Aaron Brown, image- Jay Floyd Please consider supporting my work and subscribe to  my Patreon page .  Your patronage will get you exclusive interviews and other prospect related material as well as early access to all of my other content such as this post.  Thank you. Aaron Brown was released last Friday after nearly six years in the Phillies organization. Brown, the Phils' 3rd round draft selection in 2014 out of Pepperdine, was primarily an outfielder after turning pro.  A two-way player in college, Brown switched to pitching in 2017 after struggling on offense (.224/.313/.360) at the Double-A level. A dominant hurler in college, Brown posted a 13-1 record along with a 1.95 ERA in 17 starts in 2014.  A solid performer on the minor league mound as well, the California native notched a 5-4 record with a pair of saves, a 3.82 ERA along with an 11.0 K/9 mark in 45 relief appearances for the Double-A Reading Fightin Phils last season. With free agency on the horizo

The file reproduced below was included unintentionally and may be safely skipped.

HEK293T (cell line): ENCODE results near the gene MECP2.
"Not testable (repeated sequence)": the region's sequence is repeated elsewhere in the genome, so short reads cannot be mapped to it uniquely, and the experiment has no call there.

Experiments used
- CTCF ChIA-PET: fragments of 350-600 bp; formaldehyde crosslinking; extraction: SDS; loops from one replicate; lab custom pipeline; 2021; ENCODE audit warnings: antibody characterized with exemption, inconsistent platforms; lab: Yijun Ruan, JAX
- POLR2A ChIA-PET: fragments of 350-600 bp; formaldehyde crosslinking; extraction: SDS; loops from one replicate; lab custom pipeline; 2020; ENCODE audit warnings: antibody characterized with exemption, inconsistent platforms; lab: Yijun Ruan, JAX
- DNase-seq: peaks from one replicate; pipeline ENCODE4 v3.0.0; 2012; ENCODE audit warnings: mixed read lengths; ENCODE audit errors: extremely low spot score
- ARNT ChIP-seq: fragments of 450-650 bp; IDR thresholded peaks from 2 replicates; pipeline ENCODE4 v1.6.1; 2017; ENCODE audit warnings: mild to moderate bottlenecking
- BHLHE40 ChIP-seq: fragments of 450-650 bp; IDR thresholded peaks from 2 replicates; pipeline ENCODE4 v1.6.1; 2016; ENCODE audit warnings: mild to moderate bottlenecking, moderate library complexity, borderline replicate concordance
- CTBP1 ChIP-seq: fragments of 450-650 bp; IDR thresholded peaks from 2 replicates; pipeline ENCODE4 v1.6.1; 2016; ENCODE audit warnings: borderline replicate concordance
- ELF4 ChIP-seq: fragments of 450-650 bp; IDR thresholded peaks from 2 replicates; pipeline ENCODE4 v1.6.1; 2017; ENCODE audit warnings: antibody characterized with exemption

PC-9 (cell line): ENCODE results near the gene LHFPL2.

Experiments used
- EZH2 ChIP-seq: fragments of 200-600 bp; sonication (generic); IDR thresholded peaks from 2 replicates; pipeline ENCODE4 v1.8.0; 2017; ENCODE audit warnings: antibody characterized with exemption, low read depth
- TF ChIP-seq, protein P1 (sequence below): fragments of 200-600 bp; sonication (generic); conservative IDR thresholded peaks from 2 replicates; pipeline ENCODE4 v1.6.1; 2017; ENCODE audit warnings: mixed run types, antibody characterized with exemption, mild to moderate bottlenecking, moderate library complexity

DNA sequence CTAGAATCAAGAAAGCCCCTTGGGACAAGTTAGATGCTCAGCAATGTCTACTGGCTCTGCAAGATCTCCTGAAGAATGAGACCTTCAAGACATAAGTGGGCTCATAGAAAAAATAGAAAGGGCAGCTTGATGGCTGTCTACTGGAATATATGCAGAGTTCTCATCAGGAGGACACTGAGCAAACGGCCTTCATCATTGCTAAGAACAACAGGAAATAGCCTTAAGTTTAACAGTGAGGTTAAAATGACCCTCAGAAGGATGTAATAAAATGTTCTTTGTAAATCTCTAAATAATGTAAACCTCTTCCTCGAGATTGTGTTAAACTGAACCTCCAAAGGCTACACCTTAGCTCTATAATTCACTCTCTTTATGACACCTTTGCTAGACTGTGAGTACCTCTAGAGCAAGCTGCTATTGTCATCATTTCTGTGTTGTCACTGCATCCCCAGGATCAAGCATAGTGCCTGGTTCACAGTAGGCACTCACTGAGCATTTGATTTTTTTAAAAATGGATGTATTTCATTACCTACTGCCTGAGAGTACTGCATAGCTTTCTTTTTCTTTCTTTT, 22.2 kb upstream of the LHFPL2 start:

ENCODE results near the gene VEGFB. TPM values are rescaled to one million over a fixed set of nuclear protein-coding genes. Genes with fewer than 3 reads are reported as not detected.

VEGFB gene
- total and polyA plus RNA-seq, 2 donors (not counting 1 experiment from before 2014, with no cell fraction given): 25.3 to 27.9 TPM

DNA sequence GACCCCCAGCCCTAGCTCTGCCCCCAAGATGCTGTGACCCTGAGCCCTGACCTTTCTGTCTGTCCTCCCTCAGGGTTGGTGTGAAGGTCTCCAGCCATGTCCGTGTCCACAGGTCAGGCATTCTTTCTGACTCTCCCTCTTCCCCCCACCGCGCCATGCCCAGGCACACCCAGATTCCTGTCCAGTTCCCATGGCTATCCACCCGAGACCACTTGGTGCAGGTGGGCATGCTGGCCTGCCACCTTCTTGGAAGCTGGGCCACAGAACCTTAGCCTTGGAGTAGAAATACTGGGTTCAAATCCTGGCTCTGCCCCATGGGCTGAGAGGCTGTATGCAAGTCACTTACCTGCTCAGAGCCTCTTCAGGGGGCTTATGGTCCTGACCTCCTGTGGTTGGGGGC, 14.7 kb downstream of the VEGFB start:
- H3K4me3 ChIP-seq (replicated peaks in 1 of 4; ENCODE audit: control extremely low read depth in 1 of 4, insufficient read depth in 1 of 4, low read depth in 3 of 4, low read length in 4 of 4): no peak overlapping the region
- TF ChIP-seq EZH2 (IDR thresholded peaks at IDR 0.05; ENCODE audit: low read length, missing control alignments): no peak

Former Phils prospect Cozens stops looters in AZ

Dylan Cozens, image- Jay Floyd Please consider supporting my work and subscribe to  my Patreon page .  Your patronage will get you exclusive interviews and other prospect related material as well as early access to all of my other content such as this post.  Thank you. Last week, as he rang in his 26th birthday, Dylan Cozens wasn't celebrating.  Instead, he took to the streets in the midst of rioting to protect local businesses in his native Scottsdale, AZ. After 1:00 AM, Cozens, a former Phillies outfield prospect and current Rays minor leaguer, caught a glimpse of some rowdy happening on Facebook Live.  Posts showed violence and thievery and the former second round draft selection wasn't going to let it continue.  "When I saw what they were doing and the reason behind it, I decided to try and stop it because it wasn't right. It had nothing to do with Black Lives Matter.  It was a hate crime to go and try to destroy businesses and loot and hurt peopl